I think toolboxes count, right?  Because I gave a lot them new life in 2021.

I painted a couple of tiny dressers in 2021 as well.

I refreshed a few other thrifted and garage sale finds in 2021, but I’m hoping to do more of that in 2022.

In addition to those items that I felt sure would remain in 2021,  I was also hoping that the new year would bring more of the things that fell by the wayside in 2020 due to Covid:

Great hauls from neighborhood garage salesBecause surely the awesome neighborhood sales will be back in business for 2021, right? – Well, not so much.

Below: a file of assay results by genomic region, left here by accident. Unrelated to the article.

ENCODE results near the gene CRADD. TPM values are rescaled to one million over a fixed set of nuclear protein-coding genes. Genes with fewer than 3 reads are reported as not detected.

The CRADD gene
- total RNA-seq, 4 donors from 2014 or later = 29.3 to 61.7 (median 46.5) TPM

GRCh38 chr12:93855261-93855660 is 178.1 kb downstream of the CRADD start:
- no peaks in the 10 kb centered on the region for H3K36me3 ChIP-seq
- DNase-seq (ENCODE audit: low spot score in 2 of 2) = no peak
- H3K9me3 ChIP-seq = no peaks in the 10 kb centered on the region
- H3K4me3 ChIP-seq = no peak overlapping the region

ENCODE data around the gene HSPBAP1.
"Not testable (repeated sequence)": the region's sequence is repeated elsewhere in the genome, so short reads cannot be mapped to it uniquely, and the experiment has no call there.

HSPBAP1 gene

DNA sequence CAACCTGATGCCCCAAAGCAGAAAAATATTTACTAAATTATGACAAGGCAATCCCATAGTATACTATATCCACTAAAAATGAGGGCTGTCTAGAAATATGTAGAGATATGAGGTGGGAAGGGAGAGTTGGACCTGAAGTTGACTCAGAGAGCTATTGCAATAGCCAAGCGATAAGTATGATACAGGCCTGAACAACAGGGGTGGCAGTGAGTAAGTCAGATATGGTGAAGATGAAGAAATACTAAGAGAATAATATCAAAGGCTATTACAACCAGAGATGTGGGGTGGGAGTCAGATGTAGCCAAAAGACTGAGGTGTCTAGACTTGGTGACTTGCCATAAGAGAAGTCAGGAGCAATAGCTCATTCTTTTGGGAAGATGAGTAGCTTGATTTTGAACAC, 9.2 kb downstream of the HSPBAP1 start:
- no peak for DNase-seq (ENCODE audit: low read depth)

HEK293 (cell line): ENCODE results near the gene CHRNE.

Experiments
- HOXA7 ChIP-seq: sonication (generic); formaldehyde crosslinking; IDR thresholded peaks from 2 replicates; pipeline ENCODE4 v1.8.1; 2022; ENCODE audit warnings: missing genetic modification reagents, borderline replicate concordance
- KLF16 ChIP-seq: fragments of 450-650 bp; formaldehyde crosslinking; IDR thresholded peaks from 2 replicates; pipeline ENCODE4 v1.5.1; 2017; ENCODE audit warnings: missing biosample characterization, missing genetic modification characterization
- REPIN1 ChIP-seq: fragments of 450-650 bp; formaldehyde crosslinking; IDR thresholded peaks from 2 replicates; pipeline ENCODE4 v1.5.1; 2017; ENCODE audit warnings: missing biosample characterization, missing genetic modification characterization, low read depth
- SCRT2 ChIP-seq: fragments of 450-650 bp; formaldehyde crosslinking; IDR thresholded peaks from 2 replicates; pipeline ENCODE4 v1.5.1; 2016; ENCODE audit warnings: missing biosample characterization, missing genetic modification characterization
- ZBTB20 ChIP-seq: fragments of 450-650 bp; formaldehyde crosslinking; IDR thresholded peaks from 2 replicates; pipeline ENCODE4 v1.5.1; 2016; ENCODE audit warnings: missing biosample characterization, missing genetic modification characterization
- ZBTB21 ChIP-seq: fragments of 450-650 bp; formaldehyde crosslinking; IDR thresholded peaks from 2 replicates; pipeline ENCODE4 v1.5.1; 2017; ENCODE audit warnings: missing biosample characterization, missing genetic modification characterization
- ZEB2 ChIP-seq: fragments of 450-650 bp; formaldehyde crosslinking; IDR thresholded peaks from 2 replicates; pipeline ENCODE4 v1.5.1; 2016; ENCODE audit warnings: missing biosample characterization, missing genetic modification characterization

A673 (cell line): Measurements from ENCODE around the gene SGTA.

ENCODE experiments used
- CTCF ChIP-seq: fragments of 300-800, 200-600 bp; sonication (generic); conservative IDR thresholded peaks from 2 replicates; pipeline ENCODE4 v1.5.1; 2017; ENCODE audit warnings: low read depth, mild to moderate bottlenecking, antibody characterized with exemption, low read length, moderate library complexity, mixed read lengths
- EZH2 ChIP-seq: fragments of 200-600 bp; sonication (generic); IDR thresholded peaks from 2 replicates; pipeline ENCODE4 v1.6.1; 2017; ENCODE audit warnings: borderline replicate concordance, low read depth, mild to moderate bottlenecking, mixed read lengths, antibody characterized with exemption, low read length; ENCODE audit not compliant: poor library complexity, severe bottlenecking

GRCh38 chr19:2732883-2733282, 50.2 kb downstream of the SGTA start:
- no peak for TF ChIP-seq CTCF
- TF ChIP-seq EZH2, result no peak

A few of them came back, but definitely not as many as I’d like.  We did check out one that was new to us as a result, Columbia Heights.  But as you can see, I didn’t have super impressive hauls from either one of these.  There were a handful of goodies though, so I shouldn’t complain.

Travel postsPlease, please, please let there be travel in 2021. – Done?  Sort of?  Not exactly what I had in mind though.

At the end of 2020 I was still hoping that our European cruise would take place in the coming fall.  That didn’t happen.  It has been re-booked once again to fall 2022.  We’ll see how that goes.  But we did get in a little more travel in 2021 than we did in 2020, mostly in the form of visits to my mom’s house and trips to Disney parks.

Garden postsEven if the world opens back up again, I still hope to keep up on my gardening. – Done!

I definitely focused more on gardening in 2021 much like I had in 2020.